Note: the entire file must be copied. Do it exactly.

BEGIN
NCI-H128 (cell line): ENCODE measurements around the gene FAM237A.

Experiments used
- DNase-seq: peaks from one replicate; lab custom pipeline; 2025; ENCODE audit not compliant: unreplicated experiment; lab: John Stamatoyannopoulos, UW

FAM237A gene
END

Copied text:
NCI-H128 (cell line): ENCODE measurements around the gene FAM237A.

Experiments used
- DNase-seq: peaks from one replicate; lab custom pipeline; 2025; ENCODE audit not compliant: unreplicated experiment; lab: John Stamatoyannopoulos, UW

FAM237A gene